The Dangers Of Codeine

Codeine became a living nightmare for me. I started using it recreationally in my teenage years because I found it was easy to get from someone I knew. By the time I got to Pathfinders for treatment, I was a full-blown addict. Pathfinders did a great job of getting me off of it, but my codeine abuse still haunts me. 

The thing that makes codeine such a dangerous drug is that it has become popularized at the same time as many people discount the dangers. Cough medicine is not a difficult item to attain, and even the prescription varieties that carry codeine aren’t as restricted as other opiates.

From the occasional Tylenol 3 (a prescription form of the drug that contains codeine) to the Broncleer cough syrup I ended up taking constantly, codeine quickly became a way of life for me.     

When I go to a pharmacy and I pass by the cough syrup, I feel a tingling sensation in my whole body. I still have the urge to abuse it. I know that cough syrup in the regular aisles does not contain codeine, but it still contains alcohol and reminds me of the old codeine days.

Whenever I feel weak like this, I try to keep in mind that it ruined my life and nearly killed me. Even that thought alone is not enough for a lot of people. It is a highly addictive drug, and I would argue one of the most addicting drugs.

I would say for sure that it is one of the easiest drugs to get addicted to and stay addicted to, because of its availability. The euphoria you feel on codeine is fun and all, but the symptoms of codeine withdrawal are harsh. 

The side effects of codeine abuse are just as brutal as the withdrawal. I was drinking two bottles of cough syrup a day just to continue achieving the high that it gave me. My tolerance was sky high, and I needed more of it to feel anything.

Codeine is just like any other drug that you become tolerant to. Your brain adjusts as you keep abusing it and you need more and more to get the high you desire. It’s very hard on your brain to release dopamine at such a rapid rate as well. This is where all of the mental and emotional side effects come into play.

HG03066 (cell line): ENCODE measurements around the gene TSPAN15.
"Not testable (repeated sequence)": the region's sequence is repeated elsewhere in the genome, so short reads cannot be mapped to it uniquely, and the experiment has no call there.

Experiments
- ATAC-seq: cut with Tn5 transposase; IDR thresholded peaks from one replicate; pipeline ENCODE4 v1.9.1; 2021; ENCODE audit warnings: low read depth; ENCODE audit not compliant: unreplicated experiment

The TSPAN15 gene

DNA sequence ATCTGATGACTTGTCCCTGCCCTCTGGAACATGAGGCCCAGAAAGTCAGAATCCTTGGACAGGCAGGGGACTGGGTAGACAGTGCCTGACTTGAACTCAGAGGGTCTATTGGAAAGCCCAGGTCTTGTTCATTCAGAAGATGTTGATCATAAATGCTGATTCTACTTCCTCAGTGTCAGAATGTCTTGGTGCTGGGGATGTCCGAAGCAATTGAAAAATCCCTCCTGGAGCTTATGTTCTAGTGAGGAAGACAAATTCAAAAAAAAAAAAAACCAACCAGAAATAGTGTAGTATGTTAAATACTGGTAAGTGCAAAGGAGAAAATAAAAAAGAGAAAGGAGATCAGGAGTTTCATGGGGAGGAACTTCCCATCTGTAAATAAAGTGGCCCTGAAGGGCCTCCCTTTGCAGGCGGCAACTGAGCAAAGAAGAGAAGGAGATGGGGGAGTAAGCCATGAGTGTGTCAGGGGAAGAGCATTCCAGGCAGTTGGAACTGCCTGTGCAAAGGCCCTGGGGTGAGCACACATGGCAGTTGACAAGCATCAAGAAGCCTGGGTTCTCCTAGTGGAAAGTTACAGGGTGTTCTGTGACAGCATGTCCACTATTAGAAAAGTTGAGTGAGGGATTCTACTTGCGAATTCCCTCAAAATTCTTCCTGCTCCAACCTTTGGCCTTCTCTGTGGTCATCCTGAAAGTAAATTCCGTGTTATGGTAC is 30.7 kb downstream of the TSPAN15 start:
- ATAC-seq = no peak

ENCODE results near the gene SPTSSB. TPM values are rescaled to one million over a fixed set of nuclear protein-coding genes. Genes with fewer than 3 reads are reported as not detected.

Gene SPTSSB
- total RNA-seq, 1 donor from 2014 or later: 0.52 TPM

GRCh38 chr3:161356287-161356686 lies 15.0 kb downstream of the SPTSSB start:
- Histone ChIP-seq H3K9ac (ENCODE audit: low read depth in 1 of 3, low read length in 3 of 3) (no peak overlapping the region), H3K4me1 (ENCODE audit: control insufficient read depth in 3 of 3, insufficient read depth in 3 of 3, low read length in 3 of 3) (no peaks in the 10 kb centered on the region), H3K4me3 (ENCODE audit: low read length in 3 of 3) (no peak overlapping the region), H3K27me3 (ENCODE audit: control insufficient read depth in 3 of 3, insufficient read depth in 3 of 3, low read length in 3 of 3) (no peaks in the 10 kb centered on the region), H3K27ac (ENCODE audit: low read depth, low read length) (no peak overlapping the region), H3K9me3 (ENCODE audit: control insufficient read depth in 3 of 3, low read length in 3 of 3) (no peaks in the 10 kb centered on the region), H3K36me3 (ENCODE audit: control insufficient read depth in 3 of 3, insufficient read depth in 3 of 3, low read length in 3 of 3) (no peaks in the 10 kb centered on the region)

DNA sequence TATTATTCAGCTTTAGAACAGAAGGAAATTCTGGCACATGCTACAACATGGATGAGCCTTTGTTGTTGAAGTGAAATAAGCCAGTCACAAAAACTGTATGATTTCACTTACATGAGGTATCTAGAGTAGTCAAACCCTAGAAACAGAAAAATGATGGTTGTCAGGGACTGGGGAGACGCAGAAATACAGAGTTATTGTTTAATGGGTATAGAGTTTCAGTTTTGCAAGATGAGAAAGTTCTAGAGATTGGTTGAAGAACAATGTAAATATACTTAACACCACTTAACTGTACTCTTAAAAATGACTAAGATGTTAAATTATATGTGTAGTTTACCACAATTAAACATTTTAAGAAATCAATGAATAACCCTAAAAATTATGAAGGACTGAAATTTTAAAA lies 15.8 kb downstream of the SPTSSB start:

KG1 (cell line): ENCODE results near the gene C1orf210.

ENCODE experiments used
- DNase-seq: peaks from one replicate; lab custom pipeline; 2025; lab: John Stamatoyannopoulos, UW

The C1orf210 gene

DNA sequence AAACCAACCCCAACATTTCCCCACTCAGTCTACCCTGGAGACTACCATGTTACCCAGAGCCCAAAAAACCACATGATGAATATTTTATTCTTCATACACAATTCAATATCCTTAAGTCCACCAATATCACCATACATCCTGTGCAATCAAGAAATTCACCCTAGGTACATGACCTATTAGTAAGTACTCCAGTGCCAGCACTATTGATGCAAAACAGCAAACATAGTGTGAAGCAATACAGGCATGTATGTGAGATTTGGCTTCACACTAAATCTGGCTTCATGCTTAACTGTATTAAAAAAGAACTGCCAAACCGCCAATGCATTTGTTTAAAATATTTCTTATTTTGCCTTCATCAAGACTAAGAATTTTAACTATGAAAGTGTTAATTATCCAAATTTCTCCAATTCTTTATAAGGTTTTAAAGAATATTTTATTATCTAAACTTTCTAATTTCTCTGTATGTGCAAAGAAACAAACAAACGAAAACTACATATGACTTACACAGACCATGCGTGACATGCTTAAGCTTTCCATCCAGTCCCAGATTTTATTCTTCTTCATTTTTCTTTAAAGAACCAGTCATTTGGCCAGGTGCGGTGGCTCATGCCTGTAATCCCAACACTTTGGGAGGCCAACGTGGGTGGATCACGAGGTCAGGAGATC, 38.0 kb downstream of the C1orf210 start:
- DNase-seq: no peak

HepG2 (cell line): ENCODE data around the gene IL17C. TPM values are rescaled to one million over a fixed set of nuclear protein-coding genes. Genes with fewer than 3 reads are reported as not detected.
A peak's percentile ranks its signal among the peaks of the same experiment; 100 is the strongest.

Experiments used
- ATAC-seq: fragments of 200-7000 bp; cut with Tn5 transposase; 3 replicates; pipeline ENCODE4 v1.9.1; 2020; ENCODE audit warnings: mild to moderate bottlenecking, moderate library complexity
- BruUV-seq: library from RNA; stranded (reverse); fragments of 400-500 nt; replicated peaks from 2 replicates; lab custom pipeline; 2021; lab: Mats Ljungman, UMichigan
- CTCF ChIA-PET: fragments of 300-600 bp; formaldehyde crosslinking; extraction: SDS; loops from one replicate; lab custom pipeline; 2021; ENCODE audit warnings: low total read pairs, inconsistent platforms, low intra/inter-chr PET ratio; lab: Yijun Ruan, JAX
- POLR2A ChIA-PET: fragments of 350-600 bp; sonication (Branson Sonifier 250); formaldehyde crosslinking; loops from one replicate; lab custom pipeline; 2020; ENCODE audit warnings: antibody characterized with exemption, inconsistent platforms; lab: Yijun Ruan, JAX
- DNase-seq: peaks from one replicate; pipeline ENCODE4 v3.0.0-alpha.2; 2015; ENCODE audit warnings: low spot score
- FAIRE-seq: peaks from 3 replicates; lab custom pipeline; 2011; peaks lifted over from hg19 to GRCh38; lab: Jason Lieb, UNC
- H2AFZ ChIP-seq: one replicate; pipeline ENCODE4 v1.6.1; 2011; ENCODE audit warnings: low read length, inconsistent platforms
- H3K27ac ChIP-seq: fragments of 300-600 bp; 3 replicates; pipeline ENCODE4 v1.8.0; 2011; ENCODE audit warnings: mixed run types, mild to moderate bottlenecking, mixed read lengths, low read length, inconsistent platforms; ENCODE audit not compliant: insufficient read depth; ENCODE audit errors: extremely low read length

There are a ton of codeine side effects that you can suffer from. Stomach pain and headaches are the most common, but codeine abuse can also give you insomnia, agitation, nausea, vomiting, weight loss, changes in heart rate, and even seizures.

These are just a shortlist of the side effects you can suffer from. If you mix other drugs with codeine, specifically alcohol it can quickly be life-threatening. Mixing alcohol with opiates is extremely dangerous no matter what the drug is.

Because codeine is an opiate, it is often abused with alcohol. Mixing alcohol and drugs like opiates greatly increases the high and has recently become a popular trend among drug users. 

Timeline For Codeine Withdrawal

Timeline For Codeine Withdrawal

The withdrawal symptoms from codeine depend on the person. With an addict, the seriousness of your addiction plays a big part in your recovery. It may take someone less time to detox than somebody else.

Since codeine has rapidly become a popular way to get high, treatment for codeine withdrawals is more available than it used to be. It’s very important if you are trying to get off of codeine that you detox in a medically supervised setting. Codeine may be less habit-forming than other opiates, but it is still a difficult substance to withdraw from. 

Codeine withdrawal is very similar to opiate withdrawal. The first few days are marked by a lot of physical discomforts. Shakes, cold sweats, stomach issues, and overall malaise. At the beginning and middle of your detox, you will start to grapple with the mental aspect of withdrawal.

Depression and anxiety are the two big ones I struggled with. It was very difficult for me to get through the process without having extreme depression. I had suicidal thoughts. I felt completely hopeless. 

Even though I was greatly encouraged by the staff at Pathfinders, I was still a wounded animal. That is a hell that I never want to go through again. I suffered from frequent vomiting and diarrhea through my codeine withdrawal, and it affected me greatly.